Ladybird: What developer Andreas Kling is planning with his team

Andreas Kling is now planning big things with the free browser Ladybird and would like to expand it into a cross-platform project. In an interview with iX, he explains what he and his team are planning to do with the new browser, why they absolutely do not want to allow external influence and why he is the figurehead of SerenityOS and Ladybird, but he is not the project as a one-man -want to see the show understood.


Andreas Kling is the main developer of the Unix-like operating system SerenityOS. He has worked at Apple and Nokia in the past, but has been working full-time on SerenityOS since May 2021. He recently live-coded a Linux GUI for Serenity’s LibWeb browser engine.

In our first news about Ladybird, we described your browser as a competitor to Google’s de facto monopoly. That was of course an exaggeration, but is there anything that you would like to do technically fundamentally different than the currently available web browsers?

In fact, we are not competitive today and we still have a long way to go. On the technical side, I wish that with Ladybird we would focus more on simplicity rather than performance. Today’s major browsers are incredibly complicated, much more complicated than they need to be. The big companies have poured billions of dollars into their competition for prestigious JavaScript benchmarks that have nothing to do with what 99 percent of websites are actually doing. This has resulted in browser architectures that are complex, difficult to understand, and difficult to secure.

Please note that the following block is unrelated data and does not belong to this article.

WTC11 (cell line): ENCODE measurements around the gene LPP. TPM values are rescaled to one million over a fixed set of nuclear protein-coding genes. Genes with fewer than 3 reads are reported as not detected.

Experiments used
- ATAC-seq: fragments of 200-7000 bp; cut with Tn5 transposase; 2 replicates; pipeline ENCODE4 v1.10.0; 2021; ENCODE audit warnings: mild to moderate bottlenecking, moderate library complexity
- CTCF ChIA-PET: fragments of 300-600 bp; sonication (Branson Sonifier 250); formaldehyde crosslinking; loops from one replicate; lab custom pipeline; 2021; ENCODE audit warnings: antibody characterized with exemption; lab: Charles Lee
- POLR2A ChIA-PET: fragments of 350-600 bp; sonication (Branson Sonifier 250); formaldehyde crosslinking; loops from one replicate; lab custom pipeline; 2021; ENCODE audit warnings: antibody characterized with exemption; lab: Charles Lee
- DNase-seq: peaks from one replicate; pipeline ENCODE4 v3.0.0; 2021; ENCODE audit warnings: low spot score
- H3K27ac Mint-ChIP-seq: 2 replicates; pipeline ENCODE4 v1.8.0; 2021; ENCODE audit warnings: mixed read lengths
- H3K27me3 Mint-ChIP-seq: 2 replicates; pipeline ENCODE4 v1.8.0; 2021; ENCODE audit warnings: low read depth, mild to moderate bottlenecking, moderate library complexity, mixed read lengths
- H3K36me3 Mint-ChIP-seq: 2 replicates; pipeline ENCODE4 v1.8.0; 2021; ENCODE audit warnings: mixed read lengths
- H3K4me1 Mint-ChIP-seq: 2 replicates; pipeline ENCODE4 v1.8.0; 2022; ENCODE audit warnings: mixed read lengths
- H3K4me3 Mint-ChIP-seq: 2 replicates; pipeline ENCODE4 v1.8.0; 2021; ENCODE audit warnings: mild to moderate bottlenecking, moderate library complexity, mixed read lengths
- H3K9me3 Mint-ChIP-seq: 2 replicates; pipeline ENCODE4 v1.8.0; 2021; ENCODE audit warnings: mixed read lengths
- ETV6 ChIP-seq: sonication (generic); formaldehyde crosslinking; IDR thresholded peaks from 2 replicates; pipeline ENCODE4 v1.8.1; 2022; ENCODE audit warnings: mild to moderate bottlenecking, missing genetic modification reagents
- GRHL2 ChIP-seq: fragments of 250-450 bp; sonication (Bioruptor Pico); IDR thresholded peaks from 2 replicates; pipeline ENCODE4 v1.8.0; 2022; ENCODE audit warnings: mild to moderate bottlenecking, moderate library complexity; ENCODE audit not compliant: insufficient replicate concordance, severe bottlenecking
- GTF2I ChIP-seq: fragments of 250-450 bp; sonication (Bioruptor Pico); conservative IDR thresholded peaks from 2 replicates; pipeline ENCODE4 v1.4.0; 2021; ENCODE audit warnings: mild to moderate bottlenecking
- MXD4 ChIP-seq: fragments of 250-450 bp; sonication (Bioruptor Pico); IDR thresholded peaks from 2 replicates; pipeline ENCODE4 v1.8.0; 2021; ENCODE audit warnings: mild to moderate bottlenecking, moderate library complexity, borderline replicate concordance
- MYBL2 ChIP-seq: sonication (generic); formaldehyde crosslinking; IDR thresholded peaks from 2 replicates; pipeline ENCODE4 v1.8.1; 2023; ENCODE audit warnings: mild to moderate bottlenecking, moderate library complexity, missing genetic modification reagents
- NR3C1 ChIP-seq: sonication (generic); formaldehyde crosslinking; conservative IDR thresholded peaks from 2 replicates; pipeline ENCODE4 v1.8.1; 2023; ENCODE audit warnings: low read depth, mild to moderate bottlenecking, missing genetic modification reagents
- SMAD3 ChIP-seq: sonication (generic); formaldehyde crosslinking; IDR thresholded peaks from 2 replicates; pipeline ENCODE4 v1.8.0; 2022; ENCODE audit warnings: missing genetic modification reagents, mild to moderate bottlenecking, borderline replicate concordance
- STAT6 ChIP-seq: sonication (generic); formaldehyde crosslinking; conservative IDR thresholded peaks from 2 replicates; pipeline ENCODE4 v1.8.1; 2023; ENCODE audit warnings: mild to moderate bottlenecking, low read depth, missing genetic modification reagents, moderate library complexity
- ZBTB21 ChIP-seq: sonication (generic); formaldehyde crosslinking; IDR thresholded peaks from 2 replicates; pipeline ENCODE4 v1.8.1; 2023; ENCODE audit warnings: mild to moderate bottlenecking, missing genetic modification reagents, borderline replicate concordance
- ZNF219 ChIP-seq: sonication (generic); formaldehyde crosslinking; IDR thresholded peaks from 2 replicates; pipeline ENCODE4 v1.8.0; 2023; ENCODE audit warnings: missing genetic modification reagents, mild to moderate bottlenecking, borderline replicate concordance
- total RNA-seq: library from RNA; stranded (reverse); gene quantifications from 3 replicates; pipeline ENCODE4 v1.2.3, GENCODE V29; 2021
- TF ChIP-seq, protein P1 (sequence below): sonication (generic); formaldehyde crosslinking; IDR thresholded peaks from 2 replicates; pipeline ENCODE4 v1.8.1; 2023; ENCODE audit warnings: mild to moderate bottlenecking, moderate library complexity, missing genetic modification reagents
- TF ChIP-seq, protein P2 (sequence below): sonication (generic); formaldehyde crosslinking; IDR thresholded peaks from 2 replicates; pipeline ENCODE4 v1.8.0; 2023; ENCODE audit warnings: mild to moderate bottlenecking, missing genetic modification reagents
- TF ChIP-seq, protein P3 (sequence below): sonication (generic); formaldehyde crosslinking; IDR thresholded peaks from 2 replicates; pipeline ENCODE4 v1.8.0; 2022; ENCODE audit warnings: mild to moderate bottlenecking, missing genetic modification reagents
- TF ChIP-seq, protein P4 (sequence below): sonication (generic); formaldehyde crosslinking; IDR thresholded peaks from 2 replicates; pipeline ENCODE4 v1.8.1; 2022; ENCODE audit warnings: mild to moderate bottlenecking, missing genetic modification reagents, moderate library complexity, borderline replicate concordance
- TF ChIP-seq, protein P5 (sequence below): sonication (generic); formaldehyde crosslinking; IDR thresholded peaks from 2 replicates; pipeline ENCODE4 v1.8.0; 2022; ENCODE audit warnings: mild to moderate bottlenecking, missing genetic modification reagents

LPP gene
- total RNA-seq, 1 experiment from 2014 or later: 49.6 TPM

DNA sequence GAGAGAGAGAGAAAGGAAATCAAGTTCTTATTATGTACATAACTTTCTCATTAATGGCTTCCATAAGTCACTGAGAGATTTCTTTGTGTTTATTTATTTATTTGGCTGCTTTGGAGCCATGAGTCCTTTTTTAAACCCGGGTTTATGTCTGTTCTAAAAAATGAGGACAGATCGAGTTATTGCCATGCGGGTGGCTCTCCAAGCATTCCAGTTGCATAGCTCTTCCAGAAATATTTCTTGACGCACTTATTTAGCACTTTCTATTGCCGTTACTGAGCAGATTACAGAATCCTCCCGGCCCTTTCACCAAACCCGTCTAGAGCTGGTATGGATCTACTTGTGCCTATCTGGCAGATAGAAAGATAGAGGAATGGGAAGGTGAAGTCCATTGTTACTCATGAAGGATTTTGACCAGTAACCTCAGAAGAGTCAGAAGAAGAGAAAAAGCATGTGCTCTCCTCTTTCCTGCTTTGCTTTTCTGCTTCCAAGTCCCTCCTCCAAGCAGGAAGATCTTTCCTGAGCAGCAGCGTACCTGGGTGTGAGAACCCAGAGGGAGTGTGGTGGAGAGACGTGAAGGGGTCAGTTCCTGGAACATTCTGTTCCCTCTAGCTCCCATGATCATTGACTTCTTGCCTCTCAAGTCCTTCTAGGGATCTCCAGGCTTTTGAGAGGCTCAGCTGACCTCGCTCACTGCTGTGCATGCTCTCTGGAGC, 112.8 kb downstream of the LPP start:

I know this because I’ve been a part of those performance wars myself: when I worked at Apple, I did a lot of things in WebKit that were complicated and messy just to improve some benchmark.

In the Ladybird engine code (LibWeb and LibJS) we try to get as close as possible to the web specs, using the identical terminology and replicating the spec algorithms step-by-step whenever possible. While performance is important to us (and we still have a lot of work to do on that front!), we’re not going to write millions of lines of code just to achieve a 20 percent improvement on some benchmark.

On the non-technical side, I think it would be nice if there was an open source browser engine that could render modern websites but wasn’t funded and/or controlled by the big tech companies. I welcome small donations from some people, but I’m not interested in selling anyone influence over Ladybird.

Ladybird isn’t the only alternative to Chrome & Co. Have you tried the others like Epiphany, Dooble and the qutebrowser? What do you think of them?

Sure, I’ve tried many browsers over the years. For someone mostly interested in rendering engines, all these “alternative browsers” are basically the same thing: it’s just WebKit, Blink, or Gecko with a different GUI. I have nothing against these browsers, but they are not very exciting.

You now officially refer to Ladybird as a cross-platform project. Which target group do you see for Ladybird in the future?

For the foreseeable future, the target group will be people who want to work on Ladybird. New developers join the project every week. We’re not out to attract users or impress venture capitalists. We really just focus on developing the engine and making it work with real websites.

In our first interview you asked the question “Why?” simply with “Why not?” answered. Is that still the answer now that you see Ladybird as a bigger project?

Yes, believe it or not, we still do this for fun! The difference is that we’re now taking compatibility with other systems a little more seriously, so our developers can also use Ladybird on their own machines if they want to.


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